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Connected fitness: the booming market set to soar

With people now spending a considerable amount of time at home, home based workouts have become the new normal. But what about the sense of community found at the gym? Or the fitness instructors that help people stay on track? This is where connected fitness comes in.

Combining one’s fitness with their digital life, connected fitness provides people with the near experience of going to the gym, however from the safe and comfortable environment of their own home.

An up and comer in the connected fitness market, and one to keep a close eye on is Australian brand Vitruvian.

Vitruvian provides training at home with innovative adaptive tech that responds to the body to ensure you are training in a better, more effective way. Its founder, Perth-based father of three Jon Gregory, is a former high frequency trader whose experience with algorithm-building helped him create the one of a kind V-Form Trainer. He came up with the concept for the V-Form Trainer ten years ago, and has been testing it ever since. 

The V-Form trainer modifies weight loading between 7kg and 180kg to match the user’s ability as they lift across a range of curated classes and workouts. 

“Vitruvian adaptive weight has so many benefits, starting with providing a  workout customised to the individual user’s capabilities, it’s time-efficient, it’s incredibly space-saving, it enables pure eccentric training, which is becoming more widely known for its superior outcomes for hypertrophy, weight loss, injury prevention and rehab… the list goes on.” says Gregory.

Vitruvian founder Jon Gregory

Connected fitness is a rapidly growing market that is set to be worth $5.96 billion by 2025. With Covid disrupting the way people can train, there is a lot of evidence, anecdotal and otherwise, that suggest even people who are eager to get back into the gym would like a hybrid at home training solution.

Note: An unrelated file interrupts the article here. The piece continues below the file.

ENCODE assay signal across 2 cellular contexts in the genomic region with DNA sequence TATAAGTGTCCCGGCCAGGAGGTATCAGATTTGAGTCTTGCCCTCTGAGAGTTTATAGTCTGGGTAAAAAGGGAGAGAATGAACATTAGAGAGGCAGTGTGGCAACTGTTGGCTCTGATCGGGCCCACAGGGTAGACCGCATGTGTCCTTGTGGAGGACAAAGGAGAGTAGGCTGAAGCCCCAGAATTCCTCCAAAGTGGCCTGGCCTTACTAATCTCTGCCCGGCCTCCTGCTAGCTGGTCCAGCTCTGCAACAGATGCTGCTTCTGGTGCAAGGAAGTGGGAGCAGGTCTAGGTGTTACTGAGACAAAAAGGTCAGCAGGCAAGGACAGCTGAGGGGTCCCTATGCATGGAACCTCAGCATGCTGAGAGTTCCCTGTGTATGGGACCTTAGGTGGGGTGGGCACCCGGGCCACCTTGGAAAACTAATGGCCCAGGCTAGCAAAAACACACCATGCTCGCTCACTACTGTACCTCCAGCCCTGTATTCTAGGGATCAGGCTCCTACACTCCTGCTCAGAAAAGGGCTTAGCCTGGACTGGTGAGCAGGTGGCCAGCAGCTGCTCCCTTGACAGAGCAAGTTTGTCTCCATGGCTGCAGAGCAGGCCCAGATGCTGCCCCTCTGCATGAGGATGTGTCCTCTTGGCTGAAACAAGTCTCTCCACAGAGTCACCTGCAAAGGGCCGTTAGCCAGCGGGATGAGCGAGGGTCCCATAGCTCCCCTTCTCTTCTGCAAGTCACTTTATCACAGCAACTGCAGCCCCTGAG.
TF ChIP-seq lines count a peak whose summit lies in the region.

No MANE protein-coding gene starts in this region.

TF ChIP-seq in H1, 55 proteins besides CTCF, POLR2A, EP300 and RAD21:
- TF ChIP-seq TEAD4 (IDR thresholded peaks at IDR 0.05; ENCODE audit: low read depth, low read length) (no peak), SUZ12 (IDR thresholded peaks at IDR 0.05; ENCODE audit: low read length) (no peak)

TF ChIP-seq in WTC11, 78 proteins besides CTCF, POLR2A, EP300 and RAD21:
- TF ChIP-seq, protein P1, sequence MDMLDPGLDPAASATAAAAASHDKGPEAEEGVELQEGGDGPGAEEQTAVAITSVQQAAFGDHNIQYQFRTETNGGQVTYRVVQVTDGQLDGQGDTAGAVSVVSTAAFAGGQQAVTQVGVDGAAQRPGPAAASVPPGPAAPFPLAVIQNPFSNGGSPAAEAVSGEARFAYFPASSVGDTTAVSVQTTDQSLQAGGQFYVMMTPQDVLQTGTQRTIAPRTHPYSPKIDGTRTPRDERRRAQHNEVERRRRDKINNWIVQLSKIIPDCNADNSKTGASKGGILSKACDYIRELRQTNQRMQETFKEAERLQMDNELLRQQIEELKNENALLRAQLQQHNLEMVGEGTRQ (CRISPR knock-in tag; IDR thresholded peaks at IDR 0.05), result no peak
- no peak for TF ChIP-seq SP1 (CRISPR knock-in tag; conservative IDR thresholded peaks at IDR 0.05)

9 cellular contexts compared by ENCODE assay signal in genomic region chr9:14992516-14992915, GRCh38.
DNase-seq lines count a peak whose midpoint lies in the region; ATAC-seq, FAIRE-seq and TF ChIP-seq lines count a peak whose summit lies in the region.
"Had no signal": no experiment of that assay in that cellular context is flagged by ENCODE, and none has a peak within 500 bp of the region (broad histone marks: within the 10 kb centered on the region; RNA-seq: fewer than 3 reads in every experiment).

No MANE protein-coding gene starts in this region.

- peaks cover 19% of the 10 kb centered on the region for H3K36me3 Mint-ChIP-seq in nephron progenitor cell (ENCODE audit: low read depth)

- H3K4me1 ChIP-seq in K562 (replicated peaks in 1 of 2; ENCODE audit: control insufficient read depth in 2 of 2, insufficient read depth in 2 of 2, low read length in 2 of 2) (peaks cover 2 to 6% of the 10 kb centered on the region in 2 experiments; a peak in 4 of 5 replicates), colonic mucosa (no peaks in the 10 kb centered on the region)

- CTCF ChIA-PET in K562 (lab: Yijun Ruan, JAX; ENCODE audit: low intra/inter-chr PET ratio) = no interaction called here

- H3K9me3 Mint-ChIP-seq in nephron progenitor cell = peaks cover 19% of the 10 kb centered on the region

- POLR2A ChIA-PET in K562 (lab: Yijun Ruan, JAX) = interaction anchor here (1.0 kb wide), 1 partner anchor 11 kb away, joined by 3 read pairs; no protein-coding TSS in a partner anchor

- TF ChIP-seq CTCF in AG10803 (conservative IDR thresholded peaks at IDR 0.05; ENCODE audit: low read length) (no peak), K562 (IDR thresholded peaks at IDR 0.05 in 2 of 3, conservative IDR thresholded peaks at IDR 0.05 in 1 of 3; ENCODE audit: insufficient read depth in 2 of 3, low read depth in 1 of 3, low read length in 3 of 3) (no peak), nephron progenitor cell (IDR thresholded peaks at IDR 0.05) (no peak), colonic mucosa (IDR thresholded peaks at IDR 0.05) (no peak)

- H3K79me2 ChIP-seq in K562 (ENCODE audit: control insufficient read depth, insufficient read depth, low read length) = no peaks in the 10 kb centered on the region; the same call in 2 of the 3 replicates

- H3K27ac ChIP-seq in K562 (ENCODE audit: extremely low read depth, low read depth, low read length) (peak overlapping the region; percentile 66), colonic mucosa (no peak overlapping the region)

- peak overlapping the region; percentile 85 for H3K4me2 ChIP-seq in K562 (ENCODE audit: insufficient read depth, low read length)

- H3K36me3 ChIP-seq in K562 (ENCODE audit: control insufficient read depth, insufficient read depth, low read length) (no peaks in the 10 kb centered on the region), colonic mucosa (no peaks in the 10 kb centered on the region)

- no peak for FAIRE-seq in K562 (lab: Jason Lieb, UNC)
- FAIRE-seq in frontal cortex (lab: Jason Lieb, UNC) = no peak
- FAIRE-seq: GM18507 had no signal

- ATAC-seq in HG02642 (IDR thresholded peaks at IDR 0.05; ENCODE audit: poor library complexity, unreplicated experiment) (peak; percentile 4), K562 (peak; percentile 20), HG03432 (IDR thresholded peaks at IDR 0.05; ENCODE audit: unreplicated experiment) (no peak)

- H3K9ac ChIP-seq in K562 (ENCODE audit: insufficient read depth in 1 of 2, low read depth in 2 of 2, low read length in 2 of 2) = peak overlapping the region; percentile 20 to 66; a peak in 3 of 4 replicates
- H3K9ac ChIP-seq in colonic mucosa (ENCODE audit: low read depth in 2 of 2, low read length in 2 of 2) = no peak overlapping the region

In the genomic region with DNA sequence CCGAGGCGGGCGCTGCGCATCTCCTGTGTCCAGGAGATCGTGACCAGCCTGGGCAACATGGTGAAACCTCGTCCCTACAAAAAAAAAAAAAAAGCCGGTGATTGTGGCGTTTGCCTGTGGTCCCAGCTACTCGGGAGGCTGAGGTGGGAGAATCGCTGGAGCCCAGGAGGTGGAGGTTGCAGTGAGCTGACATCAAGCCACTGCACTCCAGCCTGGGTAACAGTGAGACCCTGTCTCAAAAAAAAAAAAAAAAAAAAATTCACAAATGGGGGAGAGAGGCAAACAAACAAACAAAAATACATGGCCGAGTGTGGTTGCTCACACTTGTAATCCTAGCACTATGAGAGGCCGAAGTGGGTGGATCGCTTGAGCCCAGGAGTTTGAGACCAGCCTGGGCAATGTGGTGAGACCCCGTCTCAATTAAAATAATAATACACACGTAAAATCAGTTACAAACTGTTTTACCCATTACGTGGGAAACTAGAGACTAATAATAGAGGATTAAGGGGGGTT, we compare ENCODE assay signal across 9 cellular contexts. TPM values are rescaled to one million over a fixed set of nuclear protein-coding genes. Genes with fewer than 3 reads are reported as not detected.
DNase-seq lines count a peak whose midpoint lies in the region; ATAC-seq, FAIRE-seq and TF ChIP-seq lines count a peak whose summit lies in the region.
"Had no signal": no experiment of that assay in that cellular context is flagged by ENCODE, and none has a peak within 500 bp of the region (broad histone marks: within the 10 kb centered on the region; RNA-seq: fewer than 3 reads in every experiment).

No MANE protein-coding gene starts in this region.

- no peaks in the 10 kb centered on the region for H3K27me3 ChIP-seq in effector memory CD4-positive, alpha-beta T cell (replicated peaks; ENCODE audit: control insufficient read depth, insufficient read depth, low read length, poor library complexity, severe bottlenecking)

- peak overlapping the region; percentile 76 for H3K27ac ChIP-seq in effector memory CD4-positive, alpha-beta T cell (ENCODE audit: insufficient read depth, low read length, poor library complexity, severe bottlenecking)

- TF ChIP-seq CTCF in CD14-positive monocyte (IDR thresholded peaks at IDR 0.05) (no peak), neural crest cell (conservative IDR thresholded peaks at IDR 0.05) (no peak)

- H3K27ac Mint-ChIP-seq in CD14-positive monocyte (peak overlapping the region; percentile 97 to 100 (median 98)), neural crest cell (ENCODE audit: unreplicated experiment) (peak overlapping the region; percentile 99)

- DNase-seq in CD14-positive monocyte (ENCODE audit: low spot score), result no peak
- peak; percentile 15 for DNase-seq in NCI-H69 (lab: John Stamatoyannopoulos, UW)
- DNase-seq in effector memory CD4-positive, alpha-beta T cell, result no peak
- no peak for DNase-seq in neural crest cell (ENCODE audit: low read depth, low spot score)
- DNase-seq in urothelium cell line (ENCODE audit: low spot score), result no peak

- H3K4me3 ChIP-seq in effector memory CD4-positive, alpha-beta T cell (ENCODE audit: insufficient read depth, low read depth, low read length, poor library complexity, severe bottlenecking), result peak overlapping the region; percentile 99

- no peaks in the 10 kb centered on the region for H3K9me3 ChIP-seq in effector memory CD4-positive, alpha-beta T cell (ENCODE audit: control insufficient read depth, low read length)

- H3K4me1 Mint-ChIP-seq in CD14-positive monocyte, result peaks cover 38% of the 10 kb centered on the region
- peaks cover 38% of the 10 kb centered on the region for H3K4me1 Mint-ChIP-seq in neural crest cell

“It’s not about replacing gyms or creating a like-for-like option, we’re genuinely offering something new, something that changes the game.

“People love boutique fitness, but boutique fitness can be extremely expensive over time. If you are committed to your fitness, it makes sense to get a connected fitness device, as it is a one off big payment that still connects you to others for that boutique experience.”

Raising $2.5 million in capital during the global pandemic, Vitruvian managed to outsell world leading exercise equipment brand Peloton and had to ramp up production to meet customer demand. Gregory says although his company has seen great statistics, it is the responses he gets from individual users that is most important.

“The delight and enthusiasm received makes it so much fun to jump on our Team Vitruvian WhatsApp and Facebook Groups every day. These are a precursor to in-app team functions, and the banter, motivation and data-sharing is unreal.”

As the connected fitness market rapidly grows, Gregory aims for Vitruvian to be one of the world leaders in the space. He predicts many new products will be coming out over the next few years and this will inspire a lot of competition.

“We will certainly be diversifying our offer outside of resistance training. Quality and an amazing user experience is something we will never compromise on.”

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